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Retirement isn’t necessarily a permanent thing. Even the best-laid plans can need to be adjusted when circumstances change.

The Australian Bureau of Statistics has found the most common reasons retirees return to employment are:

  • financial necessity (ie poor investment returns, financial emergency); and,
  • boredom (there is only so much golf you can play!).

But what does this mean when you have already advised your superannuation fund that you have retired and started a pension or withdrawn funds? Are you locked into retirement?


Accessing your superannuation funds without incurring tax

Individuals can access their superannuation tax free under one of two retirement scenarios:

  1. When you turn 60 and ‘retire’ or ‘cease an employment’. For example, if you have two jobs and leave one of the jobs when you turn 60 – even if it is not a significant job – then you qualify to access your superannuation.
  2. When you turn 65. You don’t have to actually retire (cease work) to get full access to your super savings once you’re 65 or over.


Returning to work after retirement …

Note: One of the ATO’s concerns is people’s early access to superannuation: some people ‘retire’ in order to access their superannuation, even though they have no genuine intention of actually retiring. They then return to work very quickly – usually with the same employer and have full access to their super. This is not a genuine retirement.

The following information applies to genuine retirement.

So, you have retired but now want to return to work? Depending on your circumstances, there are rules regarding how you can return to work after retirement.

Once you are over 60, ceased employment arrangement and commenced accessing your superannuation, you are able to work in a new position as soon as you like. You can still access the superannuation funds that were available to you when you retired (i.e. you don’t need to stop your superannuation pension). Any future contributions into the funds (after you go back to work) are not accessible until you either cease employment again or turn 65.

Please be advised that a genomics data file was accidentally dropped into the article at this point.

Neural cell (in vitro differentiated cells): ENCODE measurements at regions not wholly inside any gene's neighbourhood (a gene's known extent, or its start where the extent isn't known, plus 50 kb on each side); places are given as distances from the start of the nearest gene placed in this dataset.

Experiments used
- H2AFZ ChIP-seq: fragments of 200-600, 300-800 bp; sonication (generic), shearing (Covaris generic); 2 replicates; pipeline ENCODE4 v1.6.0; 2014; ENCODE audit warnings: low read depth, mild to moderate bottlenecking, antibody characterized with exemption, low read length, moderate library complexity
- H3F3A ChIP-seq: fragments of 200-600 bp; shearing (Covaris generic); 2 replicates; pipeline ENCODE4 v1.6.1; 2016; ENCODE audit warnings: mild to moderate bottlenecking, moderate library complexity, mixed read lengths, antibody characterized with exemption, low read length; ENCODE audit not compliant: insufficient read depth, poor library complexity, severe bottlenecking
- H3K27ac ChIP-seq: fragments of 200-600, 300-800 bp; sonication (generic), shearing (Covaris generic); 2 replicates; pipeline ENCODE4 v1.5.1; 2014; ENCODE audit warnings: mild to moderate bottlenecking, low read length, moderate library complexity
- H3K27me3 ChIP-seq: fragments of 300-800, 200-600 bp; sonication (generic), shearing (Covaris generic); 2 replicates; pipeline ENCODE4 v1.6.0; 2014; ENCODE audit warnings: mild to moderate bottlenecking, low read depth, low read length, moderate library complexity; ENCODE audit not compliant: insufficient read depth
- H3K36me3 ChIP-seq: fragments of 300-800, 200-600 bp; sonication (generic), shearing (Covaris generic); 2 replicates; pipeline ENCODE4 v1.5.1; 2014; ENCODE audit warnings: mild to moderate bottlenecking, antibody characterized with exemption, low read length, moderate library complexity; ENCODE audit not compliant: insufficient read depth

When you turn 65, you don’t have to be retired or satisfy any special conditions to get full access to your super savings. This means you can continue working in the same role or return to work (if you have previously retired) and draw money from your superannuation fund. If you are still working after 65, your employer will still be required to contribute superannuation into your super-fund and you can withdraw this at any time.

As returning to work after retirement and continuing to receive super is circumstantial, individuals considering their options should consult their accountant or financial advisor for information specific to their situation.

Not sure how this applies to you? Call us to have a talk.

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